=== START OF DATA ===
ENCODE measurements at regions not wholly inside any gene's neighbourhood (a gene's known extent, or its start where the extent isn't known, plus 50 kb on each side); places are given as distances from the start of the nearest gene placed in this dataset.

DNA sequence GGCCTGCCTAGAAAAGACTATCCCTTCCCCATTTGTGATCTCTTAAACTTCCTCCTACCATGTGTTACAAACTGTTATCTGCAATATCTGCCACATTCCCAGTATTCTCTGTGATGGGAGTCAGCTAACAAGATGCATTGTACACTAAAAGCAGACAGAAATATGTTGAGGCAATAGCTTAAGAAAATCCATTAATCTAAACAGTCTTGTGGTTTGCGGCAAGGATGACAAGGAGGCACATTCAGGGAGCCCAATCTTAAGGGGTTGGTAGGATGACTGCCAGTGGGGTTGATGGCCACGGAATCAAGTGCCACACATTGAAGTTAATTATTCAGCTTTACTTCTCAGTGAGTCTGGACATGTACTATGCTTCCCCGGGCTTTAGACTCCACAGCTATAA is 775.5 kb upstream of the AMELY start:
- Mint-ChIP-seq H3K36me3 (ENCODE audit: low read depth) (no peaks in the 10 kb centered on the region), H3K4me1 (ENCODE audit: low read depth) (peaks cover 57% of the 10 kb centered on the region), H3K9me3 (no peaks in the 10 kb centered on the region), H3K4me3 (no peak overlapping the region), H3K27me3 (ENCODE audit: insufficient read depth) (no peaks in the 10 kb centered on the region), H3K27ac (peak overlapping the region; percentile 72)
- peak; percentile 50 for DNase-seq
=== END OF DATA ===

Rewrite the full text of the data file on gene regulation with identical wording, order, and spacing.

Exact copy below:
ENCODE measurements at regions not wholly inside any gene's neighbourhood (a gene's known extent, or its start where the extent isn't known, plus 50 kb on each side); places are given as distances from the start of the nearest gene placed in this dataset.

DNA sequence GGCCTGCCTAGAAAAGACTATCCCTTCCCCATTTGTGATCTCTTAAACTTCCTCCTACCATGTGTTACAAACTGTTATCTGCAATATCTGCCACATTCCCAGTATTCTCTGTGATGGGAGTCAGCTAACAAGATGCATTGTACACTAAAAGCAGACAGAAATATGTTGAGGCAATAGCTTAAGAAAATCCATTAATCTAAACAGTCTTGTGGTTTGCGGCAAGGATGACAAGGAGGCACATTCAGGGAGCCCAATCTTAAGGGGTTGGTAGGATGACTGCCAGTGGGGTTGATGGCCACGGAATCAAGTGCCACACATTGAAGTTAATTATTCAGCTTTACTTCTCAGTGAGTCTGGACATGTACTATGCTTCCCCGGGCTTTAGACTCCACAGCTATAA is 775.5 kb upstream of the AMELY start:
- Mint-ChIP-seq H3K36me3 (ENCODE audit: low read depth) (no peaks in the 10 kb centered on the region), H3K4me1 (ENCODE audit: low read depth) (peaks cover 57% of the 10 kb centered on the region), H3K9me3 (no peaks in the 10 kb centered on the region), H3K4me3 (no peak overlapping the region), H3K27me3 (ENCODE audit: insufficient read depth) (no peaks in the 10 kb centered on the region), H3K27ac (peak overlapping the region; percentile 72)
- peak; percentile 50 for DNase-seq